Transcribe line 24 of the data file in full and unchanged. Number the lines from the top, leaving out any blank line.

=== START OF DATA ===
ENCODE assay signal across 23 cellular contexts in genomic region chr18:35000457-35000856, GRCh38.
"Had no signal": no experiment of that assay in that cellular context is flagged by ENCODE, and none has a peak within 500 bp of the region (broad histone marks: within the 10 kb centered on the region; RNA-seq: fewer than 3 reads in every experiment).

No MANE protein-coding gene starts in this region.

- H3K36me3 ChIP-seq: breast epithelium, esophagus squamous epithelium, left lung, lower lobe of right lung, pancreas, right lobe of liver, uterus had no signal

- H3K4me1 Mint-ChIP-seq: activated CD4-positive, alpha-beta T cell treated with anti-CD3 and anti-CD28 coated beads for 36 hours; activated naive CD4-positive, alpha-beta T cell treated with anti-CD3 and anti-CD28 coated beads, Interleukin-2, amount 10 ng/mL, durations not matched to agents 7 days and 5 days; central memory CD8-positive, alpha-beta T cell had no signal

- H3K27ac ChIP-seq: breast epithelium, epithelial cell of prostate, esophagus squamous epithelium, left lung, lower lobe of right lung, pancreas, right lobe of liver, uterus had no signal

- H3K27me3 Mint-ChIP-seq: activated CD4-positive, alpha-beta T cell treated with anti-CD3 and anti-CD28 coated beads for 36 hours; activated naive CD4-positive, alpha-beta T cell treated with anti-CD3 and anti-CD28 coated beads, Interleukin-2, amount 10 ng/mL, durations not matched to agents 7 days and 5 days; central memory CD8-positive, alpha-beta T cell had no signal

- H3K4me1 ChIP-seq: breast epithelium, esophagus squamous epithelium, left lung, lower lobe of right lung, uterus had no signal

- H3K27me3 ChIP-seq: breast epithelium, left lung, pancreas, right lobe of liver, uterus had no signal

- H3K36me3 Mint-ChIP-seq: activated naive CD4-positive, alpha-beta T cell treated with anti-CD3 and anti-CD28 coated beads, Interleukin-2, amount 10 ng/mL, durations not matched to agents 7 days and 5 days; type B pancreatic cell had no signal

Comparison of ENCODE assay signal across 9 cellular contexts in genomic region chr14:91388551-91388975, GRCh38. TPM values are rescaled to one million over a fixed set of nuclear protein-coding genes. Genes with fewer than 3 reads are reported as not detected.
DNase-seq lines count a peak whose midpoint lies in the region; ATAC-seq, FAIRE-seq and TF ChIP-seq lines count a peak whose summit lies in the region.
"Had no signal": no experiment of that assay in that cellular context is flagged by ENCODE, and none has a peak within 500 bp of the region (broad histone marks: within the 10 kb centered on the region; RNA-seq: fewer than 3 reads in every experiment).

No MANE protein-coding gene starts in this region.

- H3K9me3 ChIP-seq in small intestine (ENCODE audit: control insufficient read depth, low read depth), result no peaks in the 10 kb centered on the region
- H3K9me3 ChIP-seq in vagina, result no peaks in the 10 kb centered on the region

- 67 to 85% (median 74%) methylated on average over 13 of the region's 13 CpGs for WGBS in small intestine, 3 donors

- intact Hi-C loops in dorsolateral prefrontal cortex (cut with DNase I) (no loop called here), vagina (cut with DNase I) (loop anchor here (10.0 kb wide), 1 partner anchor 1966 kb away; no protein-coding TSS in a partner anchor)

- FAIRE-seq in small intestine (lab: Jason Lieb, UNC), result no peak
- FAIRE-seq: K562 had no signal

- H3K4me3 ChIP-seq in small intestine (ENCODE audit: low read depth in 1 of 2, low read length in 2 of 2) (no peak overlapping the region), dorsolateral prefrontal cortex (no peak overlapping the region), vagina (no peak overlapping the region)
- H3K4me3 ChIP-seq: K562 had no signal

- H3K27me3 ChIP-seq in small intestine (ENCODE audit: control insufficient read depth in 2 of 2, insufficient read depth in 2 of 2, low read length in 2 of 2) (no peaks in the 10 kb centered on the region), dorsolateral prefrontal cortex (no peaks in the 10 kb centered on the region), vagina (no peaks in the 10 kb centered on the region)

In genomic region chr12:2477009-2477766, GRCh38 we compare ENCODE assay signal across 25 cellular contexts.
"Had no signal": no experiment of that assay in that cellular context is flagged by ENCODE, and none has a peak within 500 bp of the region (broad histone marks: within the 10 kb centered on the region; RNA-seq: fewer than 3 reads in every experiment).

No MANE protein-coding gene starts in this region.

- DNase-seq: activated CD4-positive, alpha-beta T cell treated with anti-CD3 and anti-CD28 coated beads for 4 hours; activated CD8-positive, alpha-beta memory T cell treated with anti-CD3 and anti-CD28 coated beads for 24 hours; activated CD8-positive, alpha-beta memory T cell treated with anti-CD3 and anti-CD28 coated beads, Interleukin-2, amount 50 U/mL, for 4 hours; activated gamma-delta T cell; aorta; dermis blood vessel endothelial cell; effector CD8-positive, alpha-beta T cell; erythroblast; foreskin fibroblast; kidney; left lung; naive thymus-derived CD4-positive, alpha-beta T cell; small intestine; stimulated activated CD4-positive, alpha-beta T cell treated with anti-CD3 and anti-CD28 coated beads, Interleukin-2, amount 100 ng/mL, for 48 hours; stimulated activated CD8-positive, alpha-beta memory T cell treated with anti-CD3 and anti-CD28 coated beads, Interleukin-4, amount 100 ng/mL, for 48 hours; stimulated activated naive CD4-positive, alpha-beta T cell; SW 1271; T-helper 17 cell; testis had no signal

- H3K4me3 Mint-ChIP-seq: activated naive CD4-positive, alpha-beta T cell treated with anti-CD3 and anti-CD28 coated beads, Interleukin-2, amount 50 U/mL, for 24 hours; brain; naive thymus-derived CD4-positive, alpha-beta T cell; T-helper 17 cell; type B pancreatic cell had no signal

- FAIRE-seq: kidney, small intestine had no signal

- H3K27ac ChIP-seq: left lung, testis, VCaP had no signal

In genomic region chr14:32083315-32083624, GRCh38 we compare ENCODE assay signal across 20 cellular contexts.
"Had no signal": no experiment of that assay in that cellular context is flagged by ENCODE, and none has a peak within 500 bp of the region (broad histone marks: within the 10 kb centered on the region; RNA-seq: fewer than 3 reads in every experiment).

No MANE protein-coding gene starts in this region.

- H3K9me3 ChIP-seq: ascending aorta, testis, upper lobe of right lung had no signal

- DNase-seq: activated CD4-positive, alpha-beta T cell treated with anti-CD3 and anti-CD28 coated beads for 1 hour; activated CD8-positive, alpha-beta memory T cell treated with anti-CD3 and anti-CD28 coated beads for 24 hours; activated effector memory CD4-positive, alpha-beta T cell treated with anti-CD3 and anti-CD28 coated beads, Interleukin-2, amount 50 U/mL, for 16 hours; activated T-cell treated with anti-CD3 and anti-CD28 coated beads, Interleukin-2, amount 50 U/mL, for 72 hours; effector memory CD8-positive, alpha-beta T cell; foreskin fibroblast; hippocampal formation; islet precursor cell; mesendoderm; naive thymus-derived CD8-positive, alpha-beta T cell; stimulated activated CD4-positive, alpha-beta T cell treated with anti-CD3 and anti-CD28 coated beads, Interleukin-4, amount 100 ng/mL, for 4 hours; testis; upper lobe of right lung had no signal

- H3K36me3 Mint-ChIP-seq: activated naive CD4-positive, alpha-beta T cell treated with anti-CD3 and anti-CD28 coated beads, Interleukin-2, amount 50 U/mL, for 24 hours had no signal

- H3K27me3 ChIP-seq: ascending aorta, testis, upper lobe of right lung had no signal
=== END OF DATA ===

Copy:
In genomic region chr12:2477009-2477766, GRCh38 we compare ENCODE assay signal across 25 cellular contexts.